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I've been trying to make merge sort and insertion sort and comparing the time result for both of them. And from array input size 10 to 10000 merge sort has been slower than insertion sort

this is the code for insertion sort

vector<int> insertion_sort(vector<int> vec)
    for(int i = 1 ; i <vec.size();i++)
        int j = i-1;
        while(j>=0 && vec[j+1]<vec[j] )
            int x = vec[j+1];
            vec[j+1] = vec[j];
            vec[j--] = x;
    return vec;

And this is the Merge sort code

vector<int> merge(vector<int> left,vector<int> right)
    int i = 0;
    int j = 0;
    vector<int> ret(left.size()+right.size());
    int it = 0;
    for(; i <left.size() && j<right.size();)
        else if(right[j]<left[i])
        else ret[it++]=(left[i++]),ret[it++]=(right[j++]);
    return ret;
vector<int> merge_sort(vector<int> A,int start,int end)
    if(start >= end) 
        vector<int> v(1);
        return v;
    int mid = (start+end )/ 2;
    vector<int> left = merge_sort(A,start,mid);
    vector<int> right = merge_sort(A,mid+1,end);
    return merge(left,right);

and finally this is how I call all of them and calculate time

int main()
    vector<int> rand_vec;

    for(int i = 0 ; i <SIZE;i++)
    int t = clock();
    vector<int> merge_sorted = merge_sort(rand_vec,0,rand_vec.size()-1);
    printf("merge sort time = %d\n",clock() - t );

    t = clock();
    vector<int> insertion_sorted = insertion_sort(rand_vec);
    printf("insertion sort time = %d\n",clock() - t );
    return 0;

I want to know if I did something wrong in that code to make the time for merge sort more than the time used in insertion sort.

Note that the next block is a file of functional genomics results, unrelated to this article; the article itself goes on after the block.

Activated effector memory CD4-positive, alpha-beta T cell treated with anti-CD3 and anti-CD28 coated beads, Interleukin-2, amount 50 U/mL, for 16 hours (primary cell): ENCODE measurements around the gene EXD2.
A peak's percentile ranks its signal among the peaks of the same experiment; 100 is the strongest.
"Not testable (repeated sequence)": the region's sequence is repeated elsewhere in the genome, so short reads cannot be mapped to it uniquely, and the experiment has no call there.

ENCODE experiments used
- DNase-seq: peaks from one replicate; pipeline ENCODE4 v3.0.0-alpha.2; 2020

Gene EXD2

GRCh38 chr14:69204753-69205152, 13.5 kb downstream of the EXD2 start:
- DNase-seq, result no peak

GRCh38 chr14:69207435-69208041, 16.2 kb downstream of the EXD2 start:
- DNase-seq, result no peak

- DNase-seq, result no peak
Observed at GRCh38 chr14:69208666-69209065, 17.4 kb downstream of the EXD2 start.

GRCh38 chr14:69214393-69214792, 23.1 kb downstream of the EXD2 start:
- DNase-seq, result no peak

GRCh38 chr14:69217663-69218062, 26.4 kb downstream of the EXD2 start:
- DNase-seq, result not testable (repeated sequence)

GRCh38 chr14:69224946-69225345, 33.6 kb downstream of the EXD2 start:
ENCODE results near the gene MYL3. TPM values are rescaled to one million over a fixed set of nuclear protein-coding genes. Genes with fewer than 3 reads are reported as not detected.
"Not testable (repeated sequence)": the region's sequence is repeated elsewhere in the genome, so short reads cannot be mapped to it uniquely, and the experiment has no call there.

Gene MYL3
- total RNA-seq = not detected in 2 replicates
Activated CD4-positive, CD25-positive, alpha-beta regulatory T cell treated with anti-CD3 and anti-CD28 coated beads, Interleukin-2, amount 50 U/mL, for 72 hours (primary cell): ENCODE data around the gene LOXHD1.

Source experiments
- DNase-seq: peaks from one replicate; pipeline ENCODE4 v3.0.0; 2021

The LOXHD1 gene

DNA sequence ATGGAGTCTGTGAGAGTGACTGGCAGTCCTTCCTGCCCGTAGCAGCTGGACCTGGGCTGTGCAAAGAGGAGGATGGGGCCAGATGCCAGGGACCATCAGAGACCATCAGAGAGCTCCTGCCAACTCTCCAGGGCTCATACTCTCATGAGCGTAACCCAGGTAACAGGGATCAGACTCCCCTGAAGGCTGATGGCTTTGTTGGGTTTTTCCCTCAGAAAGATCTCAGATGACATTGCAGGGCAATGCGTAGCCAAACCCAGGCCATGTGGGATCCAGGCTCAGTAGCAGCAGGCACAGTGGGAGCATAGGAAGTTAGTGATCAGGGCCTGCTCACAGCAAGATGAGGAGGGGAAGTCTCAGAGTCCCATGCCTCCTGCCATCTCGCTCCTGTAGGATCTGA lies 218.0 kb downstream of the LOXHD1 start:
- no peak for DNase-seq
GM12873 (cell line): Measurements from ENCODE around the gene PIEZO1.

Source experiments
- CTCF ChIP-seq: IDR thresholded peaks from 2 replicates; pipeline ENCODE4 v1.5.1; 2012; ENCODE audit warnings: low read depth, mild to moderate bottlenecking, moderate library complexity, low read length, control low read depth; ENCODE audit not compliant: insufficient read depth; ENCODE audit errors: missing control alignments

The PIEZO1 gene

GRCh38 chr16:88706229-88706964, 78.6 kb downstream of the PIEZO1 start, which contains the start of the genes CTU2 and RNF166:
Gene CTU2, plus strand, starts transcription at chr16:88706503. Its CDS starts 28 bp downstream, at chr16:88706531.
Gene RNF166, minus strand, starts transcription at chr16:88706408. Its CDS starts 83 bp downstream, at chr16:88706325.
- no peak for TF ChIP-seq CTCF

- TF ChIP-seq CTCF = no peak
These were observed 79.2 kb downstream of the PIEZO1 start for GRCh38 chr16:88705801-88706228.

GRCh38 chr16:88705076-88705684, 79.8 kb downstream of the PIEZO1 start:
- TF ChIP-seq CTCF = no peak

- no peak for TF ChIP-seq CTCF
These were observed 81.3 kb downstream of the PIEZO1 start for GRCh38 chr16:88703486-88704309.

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What is SIZE? If it's small, that might be your issue. –  templatetypedef Oct 12 '13 at 1:20
I am more a java guy, but doesn´t passing the vector as a parameter create a copy of it (the copy constructor)? That would be heavy. –  SJuan76 Oct 12 '13 at 1:22
@templatetypedef I've tried SIZE from 5 to 100000 and every time merge sort takes more time –  AerRayes Oct 12 '13 at 1:22
@SJuan76 I was afraid too that passing vectors might create a dilemma. at the same time I wanted to make it this time using vectors –  AerRayes Oct 12 '13 at 1:23
Instead of vector<int>, use a *vector<int> (and change the rest of the code accordingly). –  SJuan76 Oct 12 '13 at 1:23
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3 Answers 3

up vote 1 down vote accepted

to summarize the answers provided so far:
- use reference (or pointer ) to avoid copying vectors:
- use reserve when you know the size in advance, before using thousands of push_back (so that you do not need to reallocate dynamically whenever the capacity is exceeded)
- you can do const vector<int>& merge_sorted = ... to avoid copy when returning your vector

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"People sometimes worry about the cost of std::vector growing incrementally. I used to worry about that and used reserve() to optimize the growth. After measuring my code and repeatedly having trouble finding the performance benefits of reserve() in real programs, I stopped using it except where it is needed to avoid iterator invalidation (a rare case in my code). Again: measure before you optimize." -- Bjarne Stroustrup (stroustrup.com/bs_faq2.html#slow-containers) –  rici Oct 12 '13 at 2:54
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Passing vectors by reference rather than by value makes a huge difference. On my machine with SIZE=50000, compiled with -O3, before:

merge sort time = 5730000

insertion sort time = 1470000


merge sort time = 10000

insertion sort time = 1470000

I only changed two lines:

vector<int> merge(const vector<int> &left,const vector<int> &right)
vector<int> merge_sort(const vector<int> &A,int start,int end) 
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Apart from the mrip answer about references, keep in mind:

"Insertion sort is one of the fastest algorithms for sorting very small arrays, even faster than quicksort. The best case input is an array that is already sorted. In this case insertion sort has a linear running time. The simplest worst case input is an array sorted in reverse order."

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